Gentoo Development Guide

find -- Finding Files

The find utility can be used to search for and perform commands upon groups of files matching a given set of criteria. The basic usage is find path rules.

For portability purposes, always specify a path. Do not rely upon find defaulting to the current working directory if no path is provided.

Useful rules include:

Rule Effect POSIX?
-name "blah" Only find files named blah. The * and ? wildcards may be used but should be quoted as in -name 'blah*'. yes
\! -name "blah" Only find files not named blah. yes
-type f Find only regular files, not directories. yes
-type d Find only directories. yes
-type l Find only symbolic links. yes
-user foo Find only files belonging to user foo. It is best to use named users rather than numeric UIDs. In particular, root may not be UID 0 on some systems. yes
-group foo Find only files belonging to group foo. It is best to use named groups rather than numeric GIDs. yes
-maxdepth 3 Only descend 3 levels into subdirectories. -maxdepth 1 will ignore all subdiretories of the specified path. no, GNU and BSD
-mindepth 2 Ignore the first 2 directory levels before a match occurs. -mindepth 1 will process all files except the command line arguments. no, GNU and BSD
-exec foo '{}' Execute a command. {} is replaced by the name of the current matched file. See examples below. yes
-execdir foo '{}' Same as -exec but runs the command from within the basedir of the match. no, GNU and BSD
-delete Delete the match. no, GNU and FBSD


EAPI>=5 assumes GNU find, so it is safe to use GNU extensions in ebuild context for those EAPIs.

By default, find will echo a list of matching files to the standard output. This can be used in a while loop:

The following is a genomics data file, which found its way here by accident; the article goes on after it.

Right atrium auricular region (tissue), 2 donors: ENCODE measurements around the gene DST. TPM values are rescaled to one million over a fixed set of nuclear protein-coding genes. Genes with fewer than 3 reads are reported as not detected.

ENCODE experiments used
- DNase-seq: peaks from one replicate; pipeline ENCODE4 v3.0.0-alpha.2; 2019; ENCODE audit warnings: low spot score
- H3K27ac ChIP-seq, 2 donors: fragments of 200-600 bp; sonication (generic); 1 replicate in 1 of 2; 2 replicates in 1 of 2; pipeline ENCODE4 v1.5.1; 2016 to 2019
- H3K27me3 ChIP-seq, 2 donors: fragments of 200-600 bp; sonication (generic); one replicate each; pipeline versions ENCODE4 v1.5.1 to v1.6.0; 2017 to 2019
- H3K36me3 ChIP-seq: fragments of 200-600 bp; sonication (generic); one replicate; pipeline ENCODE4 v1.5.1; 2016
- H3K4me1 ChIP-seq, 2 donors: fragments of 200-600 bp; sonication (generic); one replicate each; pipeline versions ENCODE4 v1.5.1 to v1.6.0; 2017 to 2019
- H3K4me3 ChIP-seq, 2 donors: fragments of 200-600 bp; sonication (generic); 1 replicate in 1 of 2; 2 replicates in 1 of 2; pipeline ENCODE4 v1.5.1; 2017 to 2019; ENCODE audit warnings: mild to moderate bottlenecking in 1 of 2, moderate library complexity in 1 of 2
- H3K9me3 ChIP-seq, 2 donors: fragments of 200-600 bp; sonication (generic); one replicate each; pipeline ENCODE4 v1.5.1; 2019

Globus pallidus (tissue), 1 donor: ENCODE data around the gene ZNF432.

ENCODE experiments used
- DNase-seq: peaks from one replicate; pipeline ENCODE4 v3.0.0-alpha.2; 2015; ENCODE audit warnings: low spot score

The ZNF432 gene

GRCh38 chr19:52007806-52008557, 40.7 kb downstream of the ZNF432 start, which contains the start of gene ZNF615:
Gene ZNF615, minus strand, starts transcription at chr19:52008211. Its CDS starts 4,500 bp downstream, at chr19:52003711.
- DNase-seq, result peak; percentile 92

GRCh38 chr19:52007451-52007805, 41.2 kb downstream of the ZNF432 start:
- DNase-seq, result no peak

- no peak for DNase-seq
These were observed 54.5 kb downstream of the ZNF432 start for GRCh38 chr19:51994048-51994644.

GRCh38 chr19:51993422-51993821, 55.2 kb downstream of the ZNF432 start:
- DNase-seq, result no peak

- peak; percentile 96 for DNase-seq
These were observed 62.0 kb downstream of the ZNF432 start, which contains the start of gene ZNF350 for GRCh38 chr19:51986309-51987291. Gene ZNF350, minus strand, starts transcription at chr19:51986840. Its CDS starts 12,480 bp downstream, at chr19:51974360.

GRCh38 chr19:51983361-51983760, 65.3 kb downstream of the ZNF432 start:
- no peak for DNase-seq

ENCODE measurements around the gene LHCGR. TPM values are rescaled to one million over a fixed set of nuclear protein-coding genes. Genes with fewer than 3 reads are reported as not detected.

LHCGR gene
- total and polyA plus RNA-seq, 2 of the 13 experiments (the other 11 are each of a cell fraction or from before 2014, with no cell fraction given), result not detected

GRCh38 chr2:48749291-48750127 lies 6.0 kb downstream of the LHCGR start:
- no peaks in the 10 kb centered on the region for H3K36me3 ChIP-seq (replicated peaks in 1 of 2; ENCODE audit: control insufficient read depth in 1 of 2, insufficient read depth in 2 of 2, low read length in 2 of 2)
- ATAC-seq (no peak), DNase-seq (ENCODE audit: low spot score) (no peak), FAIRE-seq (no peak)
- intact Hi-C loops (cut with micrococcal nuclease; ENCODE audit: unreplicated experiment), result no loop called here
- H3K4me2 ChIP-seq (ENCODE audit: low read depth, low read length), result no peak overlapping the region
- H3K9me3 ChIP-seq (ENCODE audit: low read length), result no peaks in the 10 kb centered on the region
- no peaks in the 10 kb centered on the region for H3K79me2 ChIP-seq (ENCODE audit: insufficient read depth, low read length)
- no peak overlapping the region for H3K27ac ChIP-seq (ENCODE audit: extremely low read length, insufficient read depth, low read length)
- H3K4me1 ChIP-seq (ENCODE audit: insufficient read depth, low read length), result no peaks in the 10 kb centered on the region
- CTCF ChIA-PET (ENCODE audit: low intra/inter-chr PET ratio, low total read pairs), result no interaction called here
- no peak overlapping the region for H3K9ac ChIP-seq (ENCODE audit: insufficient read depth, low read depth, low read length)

while read f ; do
    einfo "Doing unholy things to ${f}"
done < <(find "${S}" -type f)

Or a for loop (for small numbers of files):

for f in $(find "${S}" -type f) ; do
    einfo "Calling down holy vengance upon ${f}"


In both cases, files with weird characters or spaces in their names may cause serious problems.

As an alternative you can use the -exec argument. Be careful with escaping to ensure that bash doesn't gobble up the special characters:

find "${S}" -name '*.data' -exec mv '{}' "${S}/data/" \;

When -exec is terminated by a ; character (needs escaping or quoting) then the command line is built separately for every match. If it is terminated by a + character then the command line is built by appending each selected file name at the end.

The syntax below is useful if the command you want to run accepts multiple arguments such as doins and is more efficient in that case:

find "${S}" -name '*.so*' -exec doexe '{}' +

Find also supports negative matches:

find "${S}/bundled-libs" \! -name '' -delete

This will delete all files in the "bundled-libs" folder except "". Make sure you always escape the ! character, so it's not interpreted by the shell.


The -exec argument has security issues, because of race conditions (this is also true for find . -print0 | xargs ... constructs). This should not be a problem in ebuild context, because directories typically aren't writeable by random users. However you should consider -execdir as an alternative approach which runs the command from inside the basedir of the match (note that -execdir is not POSIX, see the table).

See find-1 and IEEE1003.1-2004-find for further details and examples.